The San Francisco Arts Commission places a new sight-specific neon artwork on the western façade of the historic Bill Graham Civic Auditorium by internationally acclaimed conceptual artist Joseph Kosuth. W.F.T (San Francisco) presents the etymology, or “Word Family Tree”, of ‘Civic’ and ‘Auditorium’ in white neon. Through the use of language, Kosuth’s artwork reflects the historical significance of the Auditorium while also demonstrating how words reveal relationships to cultural and social realties. W.F.T (San Francisco) is Kosuth’s first permanent public artwork on an historic building in the United States. It is also the City’s first public art project funded by a private developer, Emerald Fund, through the Public Art Trust.
Kosuth typically works in an architectural context and his work can be found in significant historic buildings around the world including the Louvre in Paris. When conceiving of W.F.T (San Francisco), the artist considered the role the Auditorium has played in San Francisco history, from its inauguration in 1915 as part of the Panama–Pacific International Exposition to hosting psychedelic rock concerts in the 1960s to the present. The etymological origins of the words provide meaningful and coincidental associations with recent landmark public policy such as the legalization of gay marriage.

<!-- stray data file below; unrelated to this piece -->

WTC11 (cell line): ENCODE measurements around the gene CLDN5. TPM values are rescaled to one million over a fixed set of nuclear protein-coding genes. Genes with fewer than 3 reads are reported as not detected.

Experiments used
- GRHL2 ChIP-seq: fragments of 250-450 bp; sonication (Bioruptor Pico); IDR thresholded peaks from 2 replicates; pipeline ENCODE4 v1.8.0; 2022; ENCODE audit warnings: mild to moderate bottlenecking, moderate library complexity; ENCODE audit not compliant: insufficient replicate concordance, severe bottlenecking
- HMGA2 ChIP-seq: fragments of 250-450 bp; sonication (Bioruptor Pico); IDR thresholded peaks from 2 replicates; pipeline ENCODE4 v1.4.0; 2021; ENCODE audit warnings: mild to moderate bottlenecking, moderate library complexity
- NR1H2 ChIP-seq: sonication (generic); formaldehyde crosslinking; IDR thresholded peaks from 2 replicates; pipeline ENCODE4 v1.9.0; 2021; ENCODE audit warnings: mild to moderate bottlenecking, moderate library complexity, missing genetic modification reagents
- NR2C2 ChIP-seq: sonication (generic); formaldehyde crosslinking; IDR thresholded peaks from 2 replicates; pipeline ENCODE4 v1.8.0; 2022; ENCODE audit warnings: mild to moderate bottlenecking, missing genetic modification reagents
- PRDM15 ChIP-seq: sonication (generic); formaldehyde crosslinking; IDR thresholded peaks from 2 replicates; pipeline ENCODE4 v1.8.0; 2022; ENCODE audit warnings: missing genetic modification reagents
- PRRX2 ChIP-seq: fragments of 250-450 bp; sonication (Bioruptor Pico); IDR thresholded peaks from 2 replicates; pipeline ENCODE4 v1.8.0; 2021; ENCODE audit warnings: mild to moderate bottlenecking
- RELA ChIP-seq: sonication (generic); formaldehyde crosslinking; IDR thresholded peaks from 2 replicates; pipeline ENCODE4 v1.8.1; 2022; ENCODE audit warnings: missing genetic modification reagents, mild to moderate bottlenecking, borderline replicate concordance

According to Kosuth, “The essence of this building and the historic plaza of which it is part is what I have tried to address in this public artwork. The basis of this project is language itself. It is a work that is both a reflection on its own construction as well as on the history and culture of its own location.”
The artist further describes his work as follows:
The structure of this installation has two parts: the etymology of the words ‘Civic’ and ‘Auditorium’ in white neon on the western façade. The word ‘Civic’ is intricately connected to the long history of civil rights activism that has taken place (and continues to take place) in the plaza–from Gay Rights to Black Lives Matter. The word ‘Auditorium’ on the other hand is more specific to the building itself, referring to the collective audience assembled by Bill Graham, who found a way, as a concert promoter to not only promote concerts but also community. It is only in the present when a word is used, as it is with a work of art being experienced, that all which comprises the present finds its location in the process of making meaning. Here, in this work, language becomes both an allegory and an actual result of all of which it would want to speak.